There are a great many people who are strongly advocating that people without a job should take the time to figure out what they’d love doing and then go for it. On the surface of things, it sounds like good advice. There is an inherent danger in those words being misunderstood however.
I’m going to run the risk of over-generalizing but in previous generations, it appears that many young adults found work any way they could get it. The idea of finding work you were passionate about for the working class just wasn’t in. Today, more young adults are being told, “Find a job you love and you’ll never work a day in your life.”
Make no mistake however; all jobs are hard work if you really want to be successful. Physical jobs require physical strain and it’s hard work requiring strength and endurance. Some jobs require work of a cerebral nature; they can be mentally exhausting; a different kind of work to be sure but work nonetheless.
If you loathe your job, you’ll have to work at psyching yourself up just to go to work, and work at getting through your day. You’ll equally find in a job you love that you work hard to produce things better, more creatively, keeping things fresh, innovative and wanting to stay on the cutting edge of your field.
Work requires work. However, some people today – predominately transitioning from school to those first few years of full-time employment, have received or misinterpreted the, “you can be anyone and do anything” message.
When family and friends say that you can do anything you put your mind to and to find work you love, they don’t mean that you should ONLY do work you are infatuated with and at all cost avoid hard work. There are in fact many people – some would say the majority – who don’t love everything about their work but do it anyhow.
Some in previous generations had to quit school to support their families during a depression. Work was scarce, employment lines long. You took whatever work was offered to you and you were happy to have it because it meant you had money for food and rent. The kinds of jobs you could actually hope to hold were fewer.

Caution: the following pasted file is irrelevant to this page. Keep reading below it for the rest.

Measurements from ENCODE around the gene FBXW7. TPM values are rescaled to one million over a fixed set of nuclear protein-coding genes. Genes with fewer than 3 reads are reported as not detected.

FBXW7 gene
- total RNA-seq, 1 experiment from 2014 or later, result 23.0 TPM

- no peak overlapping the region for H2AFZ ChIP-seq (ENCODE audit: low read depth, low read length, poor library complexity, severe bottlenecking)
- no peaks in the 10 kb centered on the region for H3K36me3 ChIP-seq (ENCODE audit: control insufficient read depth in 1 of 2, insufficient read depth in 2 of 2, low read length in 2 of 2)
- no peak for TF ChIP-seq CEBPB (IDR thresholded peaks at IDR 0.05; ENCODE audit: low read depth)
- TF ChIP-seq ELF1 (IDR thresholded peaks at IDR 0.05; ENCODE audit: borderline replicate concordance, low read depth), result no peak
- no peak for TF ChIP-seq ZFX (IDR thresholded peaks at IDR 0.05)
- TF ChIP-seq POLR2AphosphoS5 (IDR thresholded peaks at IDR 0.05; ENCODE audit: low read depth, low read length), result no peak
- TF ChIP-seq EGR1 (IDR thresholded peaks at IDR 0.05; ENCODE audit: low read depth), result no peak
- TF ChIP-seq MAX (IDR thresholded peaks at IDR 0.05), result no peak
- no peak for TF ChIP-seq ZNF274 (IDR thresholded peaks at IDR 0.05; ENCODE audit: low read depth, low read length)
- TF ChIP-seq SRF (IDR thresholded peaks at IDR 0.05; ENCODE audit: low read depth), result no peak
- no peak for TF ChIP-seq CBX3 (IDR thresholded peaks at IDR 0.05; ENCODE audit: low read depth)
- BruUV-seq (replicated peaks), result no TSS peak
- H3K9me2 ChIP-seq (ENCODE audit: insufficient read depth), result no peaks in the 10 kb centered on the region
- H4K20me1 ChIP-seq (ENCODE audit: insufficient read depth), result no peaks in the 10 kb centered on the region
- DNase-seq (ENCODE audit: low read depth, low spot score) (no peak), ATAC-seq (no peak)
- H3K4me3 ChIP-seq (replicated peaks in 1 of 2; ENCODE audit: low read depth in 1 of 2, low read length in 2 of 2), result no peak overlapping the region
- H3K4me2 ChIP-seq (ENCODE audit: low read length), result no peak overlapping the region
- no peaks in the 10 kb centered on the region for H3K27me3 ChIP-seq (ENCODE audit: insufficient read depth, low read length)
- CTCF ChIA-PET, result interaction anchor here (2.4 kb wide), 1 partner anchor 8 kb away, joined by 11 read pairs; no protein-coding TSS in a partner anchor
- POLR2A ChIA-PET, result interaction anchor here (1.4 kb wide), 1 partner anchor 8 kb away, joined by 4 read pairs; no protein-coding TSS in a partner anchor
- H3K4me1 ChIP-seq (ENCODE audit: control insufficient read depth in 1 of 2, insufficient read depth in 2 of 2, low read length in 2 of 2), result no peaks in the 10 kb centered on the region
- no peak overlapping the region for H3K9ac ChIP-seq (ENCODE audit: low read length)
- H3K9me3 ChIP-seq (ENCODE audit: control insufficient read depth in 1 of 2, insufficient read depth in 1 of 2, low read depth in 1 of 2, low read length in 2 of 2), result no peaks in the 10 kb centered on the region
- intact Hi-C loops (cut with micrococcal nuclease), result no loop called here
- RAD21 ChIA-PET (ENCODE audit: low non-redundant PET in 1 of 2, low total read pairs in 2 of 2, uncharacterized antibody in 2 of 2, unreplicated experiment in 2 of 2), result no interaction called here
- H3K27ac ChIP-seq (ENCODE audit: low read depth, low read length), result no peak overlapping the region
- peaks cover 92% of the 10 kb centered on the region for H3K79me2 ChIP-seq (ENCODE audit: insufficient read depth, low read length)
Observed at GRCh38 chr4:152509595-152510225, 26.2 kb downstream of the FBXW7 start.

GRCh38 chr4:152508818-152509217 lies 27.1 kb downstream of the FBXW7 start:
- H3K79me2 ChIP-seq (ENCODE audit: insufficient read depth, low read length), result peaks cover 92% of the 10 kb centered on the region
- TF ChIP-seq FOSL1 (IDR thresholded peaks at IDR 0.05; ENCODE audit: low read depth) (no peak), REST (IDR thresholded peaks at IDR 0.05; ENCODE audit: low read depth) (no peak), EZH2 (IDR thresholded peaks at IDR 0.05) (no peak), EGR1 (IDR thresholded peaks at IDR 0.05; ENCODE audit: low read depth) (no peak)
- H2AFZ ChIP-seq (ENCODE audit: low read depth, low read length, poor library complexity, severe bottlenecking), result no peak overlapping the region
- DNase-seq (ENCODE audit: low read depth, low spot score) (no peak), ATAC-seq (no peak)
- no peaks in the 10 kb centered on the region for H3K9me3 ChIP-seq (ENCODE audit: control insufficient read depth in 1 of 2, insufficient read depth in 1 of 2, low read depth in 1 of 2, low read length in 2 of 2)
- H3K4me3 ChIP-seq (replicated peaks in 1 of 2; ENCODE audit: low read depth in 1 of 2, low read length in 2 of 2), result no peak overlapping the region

In 2015 first-world countries, the standards of living we enjoy mean there are thousands of jobs out there which didn’t even exist 20, 10 even 5 years ago. Much of that credit goes to technology and innovation. With so many new careers springing up, it isn’t any real surprise that people have more options for work. Older generations who didn’t have all these opportunities and who know the drudgery of doing work they didn’t love, want to ensure that the young people in their lives find work they really are passionate about and love. Hence the advice to find a job you love.
However, if you think that this means, never do any job you are flat-out bonkers over, you’re making a mistake in my opinion. Unless you actually do a job, you can’t possibly know what aspects of the job you don’t enjoy, and you might find part or all of the work you thought you’d hate, you actually don’t.
Many work at jobs they wouldn’t define as their dream job. I can tell you there are some who do work at their dream job and it’s not quite as beautiful and attractive as it sounded when they didn’t have it. So the University grad who is going to set young minds on fire gets disillusioned when they can’t ignite students in their classes who find the teacher and learning boring. The young theatre school grad who dreams of the accolades of a full house raining down applause on them suddenly realizes the parts are few and far between and being an usher or running the bar in the lobby is as close to the stage as they might ever get. It takes work.
You may know of someone who will help you along, get you in the front door, even lobby for you to get that job you want so very much. That’s great. You will however, have to work hard to keep that job, and may find you must work harder than others to keep it once you have it.
The worst job of all? Again it’s my opinion, but the worst jobs are the ones where things come easy with no effort exerted to be successful. I’ll not name any specific job as that might insult those in it, but imagine a job where you use few brain cells or physical strength; you learn little because things come so easily so you don’t know what your limits are. Now imagine yourself doing that job until retirement. That would be a poor existence indeed; that would take work of a different nature.
My advice is to do a variety of things early. As you work, note what you like and love, just as you should note what you don’t. If you find work you love and get paid well to do – fantastic! If you find work you love that doesn’t pay overly well, you’ll be happy but never well off perhaps. Remember what someone loves, another dislikes. We’re built differently and think differently. So just because someone says, you’d love their job and should follow their footsteps doesn’t mean it will turn out the same for you as it did them.